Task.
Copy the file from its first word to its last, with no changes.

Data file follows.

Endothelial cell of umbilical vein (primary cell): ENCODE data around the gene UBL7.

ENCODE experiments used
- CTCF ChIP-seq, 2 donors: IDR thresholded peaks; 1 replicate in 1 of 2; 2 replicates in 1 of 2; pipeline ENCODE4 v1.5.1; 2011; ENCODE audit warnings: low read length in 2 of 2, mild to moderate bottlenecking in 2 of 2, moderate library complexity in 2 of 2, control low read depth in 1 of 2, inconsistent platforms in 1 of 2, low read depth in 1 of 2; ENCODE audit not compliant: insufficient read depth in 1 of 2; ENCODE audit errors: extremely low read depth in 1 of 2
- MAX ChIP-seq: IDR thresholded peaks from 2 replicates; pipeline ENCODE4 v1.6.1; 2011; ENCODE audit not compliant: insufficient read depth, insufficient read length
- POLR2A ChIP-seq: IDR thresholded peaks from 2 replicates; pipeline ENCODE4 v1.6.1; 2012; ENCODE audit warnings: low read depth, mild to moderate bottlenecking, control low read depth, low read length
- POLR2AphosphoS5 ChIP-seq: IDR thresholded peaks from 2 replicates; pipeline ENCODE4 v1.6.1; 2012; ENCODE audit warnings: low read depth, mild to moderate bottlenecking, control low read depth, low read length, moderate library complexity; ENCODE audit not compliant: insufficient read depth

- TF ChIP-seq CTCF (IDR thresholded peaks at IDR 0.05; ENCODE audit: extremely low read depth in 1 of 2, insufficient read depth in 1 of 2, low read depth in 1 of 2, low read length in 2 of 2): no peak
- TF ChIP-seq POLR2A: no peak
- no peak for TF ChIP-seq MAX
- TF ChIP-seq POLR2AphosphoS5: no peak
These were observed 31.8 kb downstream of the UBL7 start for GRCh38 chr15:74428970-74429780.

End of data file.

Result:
Endothelial cell of umbilical vein (primary cell): ENCODE data around the gene UBL7.

ENCODE experiments used
- CTCF ChIP-seq, 2 donors: IDR thresholded peaks; 1 replicate in 1 of 2; 2 replicates in 1 of 2; pipeline ENCODE4 v1.5.1; 2011; ENCODE audit warnings: low read length in 2 of 2, mild to moderate bottlenecking in 2 of 2, moderate library complexity in 2 of 2, control low read depth in 1 of 2, inconsistent platforms in 1 of 2, low read depth in 1 of 2; ENCODE audit not compliant: insufficient read depth in 1 of 2; ENCODE audit errors: extremely low read depth in 1 of 2
- MAX ChIP-seq: IDR thresholded peaks from 2 replicates; pipeline ENCODE4 v1.6.1; 2011; ENCODE audit not compliant: insufficient read depth, insufficient read length
- POLR2A ChIP-seq: IDR thresholded peaks from 2 replicates; pipeline ENCODE4 v1.6.1; 2012; ENCODE audit warnings: low read depth, mild to moderate bottlenecking, control low read depth, low read length
- POLR2AphosphoS5 ChIP-seq: IDR thresholded peaks from 2 replicates; pipeline ENCODE4 v1.6.1; 2012; ENCODE audit warnings: low read depth, mild to moderate bottlenecking, control low read depth, low read length, moderate library complexity; ENCODE audit not compliant: insufficient read depth

- TF ChIP-seq CTCF (IDR thresholded peaks at IDR 0.05; ENCODE audit: extremely low read depth in 1 of 2, insufficient read depth in 1 of 2, low read depth in 1 of 2, low read length in 2 of 2): no peak
- TF ChIP-seq POLR2A: no peak
- no peak for TF ChIP-seq MAX
- TF ChIP-seq POLR2AphosphoS5: no peak
These were observed 31.8 kb downstream of the UBL7 start for GRCh38 chr15:74428970-74429780.